In work that I’m currently undertaking, I speak about the naive or ‘unschooled’ view of the three virtues; how we should be schooled with respect to the virtues in formal schooling; and how we should continue to wrestle with what is true, beautiful, and good (and what is not) once we have left formal schooling. This is by no means an easy task. And yet, a continuing conversation with other persons, with cultural products, and with oneself, is a large part of what it means to be a human being, in our time and perhaps in all time.

6. The title of your current course at Harvard, which is taught to a very motivated and qualified group of international students, is called Good Work in Education: When Excellence, Engagement, and Ethics Meet. It picks up on the research of the Good Work Project founded by you in 1995 together with Mihaly Csikszentmihalyi and William Damon, later folded into the broader Good Project. Today, what does it mean, at all levels and all roles, to do “good work” in the field of education? Additionally, given your more than 20 years of  research and collaboration, can you articulate a sort of  “Code of Responsibility” for those working in the field of education in various contexts (teaching, administration, academia)?

A: Our general scheme of good work entails three characteristics, which, in English, all begin with the letter E. A good educator is technically EXCELLENT—he or she knows his subject matter, good pedagogy, and his or her students; a good educator is ENGAGED—he or she finds it meaningful to teach, and looks forward to the classroom encounters; a good educator is ETHICAL—he or she tries to figure out what is the proper course of action to follow in difficult situations; reflects on the choices made; and, in the future, tries to adjust his language and actions accordingly.

Note that the three Es are separate; one can be technically excellent but not engaged; one can be ethical but not excellent;, etc. It is a constant challenge to maintain all three Es. We have created a Good Work Toolkit to help educators attain and retain the capacity to carry out good work under challenging circumstances (see thegoodproject.org).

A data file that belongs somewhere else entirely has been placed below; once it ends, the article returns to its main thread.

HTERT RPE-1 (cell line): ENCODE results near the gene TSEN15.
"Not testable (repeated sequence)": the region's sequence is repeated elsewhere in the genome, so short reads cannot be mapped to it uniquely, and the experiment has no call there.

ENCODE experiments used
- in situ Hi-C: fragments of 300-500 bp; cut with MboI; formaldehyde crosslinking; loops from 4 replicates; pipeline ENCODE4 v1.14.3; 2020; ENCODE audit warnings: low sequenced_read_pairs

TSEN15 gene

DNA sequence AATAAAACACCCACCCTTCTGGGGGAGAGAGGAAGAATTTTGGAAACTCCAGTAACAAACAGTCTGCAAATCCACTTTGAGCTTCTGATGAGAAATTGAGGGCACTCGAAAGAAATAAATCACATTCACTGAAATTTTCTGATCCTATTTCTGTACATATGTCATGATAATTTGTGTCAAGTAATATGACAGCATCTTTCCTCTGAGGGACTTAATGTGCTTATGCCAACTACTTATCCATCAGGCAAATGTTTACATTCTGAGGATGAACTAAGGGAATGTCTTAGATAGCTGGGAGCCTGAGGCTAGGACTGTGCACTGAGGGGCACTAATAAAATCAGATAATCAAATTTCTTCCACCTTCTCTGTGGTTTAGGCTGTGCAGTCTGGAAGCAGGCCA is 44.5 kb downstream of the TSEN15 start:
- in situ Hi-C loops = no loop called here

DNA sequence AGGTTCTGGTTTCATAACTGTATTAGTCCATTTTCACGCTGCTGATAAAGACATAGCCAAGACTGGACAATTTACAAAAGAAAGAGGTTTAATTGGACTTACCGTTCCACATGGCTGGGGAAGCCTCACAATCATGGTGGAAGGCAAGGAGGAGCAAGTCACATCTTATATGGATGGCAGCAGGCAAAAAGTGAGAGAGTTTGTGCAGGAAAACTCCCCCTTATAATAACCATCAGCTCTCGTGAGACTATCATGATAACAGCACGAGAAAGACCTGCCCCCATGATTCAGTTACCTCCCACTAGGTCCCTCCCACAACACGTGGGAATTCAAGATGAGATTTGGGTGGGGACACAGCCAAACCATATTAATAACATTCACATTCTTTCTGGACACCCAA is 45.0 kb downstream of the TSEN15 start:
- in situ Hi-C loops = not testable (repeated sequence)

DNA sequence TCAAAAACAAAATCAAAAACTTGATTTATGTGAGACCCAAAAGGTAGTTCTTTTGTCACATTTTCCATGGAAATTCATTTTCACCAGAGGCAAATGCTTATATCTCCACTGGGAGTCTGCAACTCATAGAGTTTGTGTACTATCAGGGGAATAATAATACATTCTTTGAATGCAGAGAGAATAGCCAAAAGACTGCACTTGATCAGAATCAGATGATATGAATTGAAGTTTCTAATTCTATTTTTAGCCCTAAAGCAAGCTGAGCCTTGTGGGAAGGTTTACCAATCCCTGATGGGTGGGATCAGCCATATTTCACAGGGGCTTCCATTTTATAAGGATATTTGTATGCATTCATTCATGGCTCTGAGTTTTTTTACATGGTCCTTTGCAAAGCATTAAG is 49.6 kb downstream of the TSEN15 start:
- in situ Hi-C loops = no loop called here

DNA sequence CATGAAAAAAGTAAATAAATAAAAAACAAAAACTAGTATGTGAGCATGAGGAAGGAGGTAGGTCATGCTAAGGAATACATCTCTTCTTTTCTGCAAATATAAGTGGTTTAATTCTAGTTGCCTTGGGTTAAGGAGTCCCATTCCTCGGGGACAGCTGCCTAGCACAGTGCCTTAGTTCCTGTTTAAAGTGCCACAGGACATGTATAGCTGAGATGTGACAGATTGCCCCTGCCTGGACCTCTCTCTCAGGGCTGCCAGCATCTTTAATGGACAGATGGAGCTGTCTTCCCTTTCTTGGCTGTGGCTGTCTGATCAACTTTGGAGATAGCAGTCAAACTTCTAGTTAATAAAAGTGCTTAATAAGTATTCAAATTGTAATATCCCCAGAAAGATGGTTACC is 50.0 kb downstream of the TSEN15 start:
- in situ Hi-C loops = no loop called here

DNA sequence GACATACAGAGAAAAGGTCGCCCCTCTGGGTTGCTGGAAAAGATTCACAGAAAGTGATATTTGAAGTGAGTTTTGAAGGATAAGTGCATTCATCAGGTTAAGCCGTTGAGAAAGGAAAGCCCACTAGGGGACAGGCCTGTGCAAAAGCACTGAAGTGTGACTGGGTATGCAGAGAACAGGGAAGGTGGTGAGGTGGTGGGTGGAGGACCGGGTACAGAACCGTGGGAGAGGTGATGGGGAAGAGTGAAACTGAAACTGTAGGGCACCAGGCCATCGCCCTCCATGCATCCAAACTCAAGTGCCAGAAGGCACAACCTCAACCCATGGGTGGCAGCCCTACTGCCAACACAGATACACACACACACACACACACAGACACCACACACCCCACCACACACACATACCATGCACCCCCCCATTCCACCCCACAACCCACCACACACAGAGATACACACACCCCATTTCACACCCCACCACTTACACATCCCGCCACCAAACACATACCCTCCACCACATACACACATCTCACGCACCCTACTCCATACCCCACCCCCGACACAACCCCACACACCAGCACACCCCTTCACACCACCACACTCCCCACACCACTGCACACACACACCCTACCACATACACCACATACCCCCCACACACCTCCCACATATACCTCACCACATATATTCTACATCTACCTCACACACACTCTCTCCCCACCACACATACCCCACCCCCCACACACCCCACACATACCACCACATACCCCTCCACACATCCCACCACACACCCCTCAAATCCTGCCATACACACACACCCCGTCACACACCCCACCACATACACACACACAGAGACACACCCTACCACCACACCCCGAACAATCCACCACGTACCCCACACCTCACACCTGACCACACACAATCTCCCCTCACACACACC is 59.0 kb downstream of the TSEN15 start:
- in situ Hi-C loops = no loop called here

We devoted a whole book to the question of what does it mean to be “responsible at work” (see Responsibility at Work). A good educator has a variety of responsibilities: to her students; to the subject matter or discipline; to the institution in which she teaches; to parents and colleagues; and to the broader society in which she lives. Of course, even to monitor these responsibilities can be overwhelming; and no one can possibly be equally responsible to all constituents at all times.  That said, if one develops good habits and routines, it is possible to be a responsible educator most of the time; and to marshal the special energies and reflection for those times, when the correct course of action is not clear, or when one is weighing one wrong against another wrong.

7. We live in a society dominated by the idea of science and technology and increasing globalization. In your text Five Minds for the Future, you outline five mind capabilities: discipline, synthesis, creativity, respect and ethics. How is it possible to “educate for the future,” integrating these principles?

A: In writing about “five minds,” I was certainly keeping in mind the reality of globalization. Only individuals who have cultivated these kinds of minds are likely to thrive in a complex, interconnected and rapidly changing global world.